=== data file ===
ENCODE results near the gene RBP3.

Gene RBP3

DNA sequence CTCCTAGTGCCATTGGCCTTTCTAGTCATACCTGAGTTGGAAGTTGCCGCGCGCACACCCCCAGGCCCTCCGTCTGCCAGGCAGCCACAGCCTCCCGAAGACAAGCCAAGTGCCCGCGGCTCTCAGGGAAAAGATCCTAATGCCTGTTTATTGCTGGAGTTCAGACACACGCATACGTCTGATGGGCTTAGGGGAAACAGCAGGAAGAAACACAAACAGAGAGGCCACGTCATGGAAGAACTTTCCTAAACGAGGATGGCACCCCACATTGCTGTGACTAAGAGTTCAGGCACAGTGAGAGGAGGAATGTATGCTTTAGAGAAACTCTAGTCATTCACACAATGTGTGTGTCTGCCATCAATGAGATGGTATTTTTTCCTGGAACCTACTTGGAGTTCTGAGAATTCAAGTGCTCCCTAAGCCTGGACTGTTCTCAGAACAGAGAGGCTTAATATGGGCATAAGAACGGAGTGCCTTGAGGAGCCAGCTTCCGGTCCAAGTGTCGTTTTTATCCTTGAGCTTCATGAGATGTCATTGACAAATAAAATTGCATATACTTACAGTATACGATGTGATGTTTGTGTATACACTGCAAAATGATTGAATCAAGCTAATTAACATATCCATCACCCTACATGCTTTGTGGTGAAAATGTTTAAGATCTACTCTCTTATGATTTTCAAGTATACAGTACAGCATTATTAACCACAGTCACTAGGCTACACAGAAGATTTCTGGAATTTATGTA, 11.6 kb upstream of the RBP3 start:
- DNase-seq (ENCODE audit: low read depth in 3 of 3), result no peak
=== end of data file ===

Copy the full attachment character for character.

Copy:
ENCODE results near the gene RBP3.

Gene RBP3

DNA sequence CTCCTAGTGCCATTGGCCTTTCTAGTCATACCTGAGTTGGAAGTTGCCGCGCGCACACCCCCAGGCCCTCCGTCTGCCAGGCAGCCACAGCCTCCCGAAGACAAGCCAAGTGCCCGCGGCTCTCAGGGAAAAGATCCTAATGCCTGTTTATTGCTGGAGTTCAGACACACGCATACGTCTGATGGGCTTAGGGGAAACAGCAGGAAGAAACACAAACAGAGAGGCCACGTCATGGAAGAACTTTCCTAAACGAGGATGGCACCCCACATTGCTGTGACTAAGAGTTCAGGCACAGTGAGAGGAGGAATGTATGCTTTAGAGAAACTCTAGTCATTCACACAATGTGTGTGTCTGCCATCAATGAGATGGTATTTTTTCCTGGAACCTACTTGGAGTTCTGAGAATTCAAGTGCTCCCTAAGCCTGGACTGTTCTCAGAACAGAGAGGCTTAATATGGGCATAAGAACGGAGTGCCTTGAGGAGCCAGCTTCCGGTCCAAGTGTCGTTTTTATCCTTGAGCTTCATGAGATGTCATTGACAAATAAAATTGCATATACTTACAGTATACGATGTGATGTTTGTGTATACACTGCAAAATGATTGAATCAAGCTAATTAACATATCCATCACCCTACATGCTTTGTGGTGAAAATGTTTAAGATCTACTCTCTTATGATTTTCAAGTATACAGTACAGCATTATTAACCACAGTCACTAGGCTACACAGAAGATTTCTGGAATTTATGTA, 11.6 kb upstream of the RBP3 start:
- DNase-seq (ENCODE audit: low read depth in 3 of 3), result no peak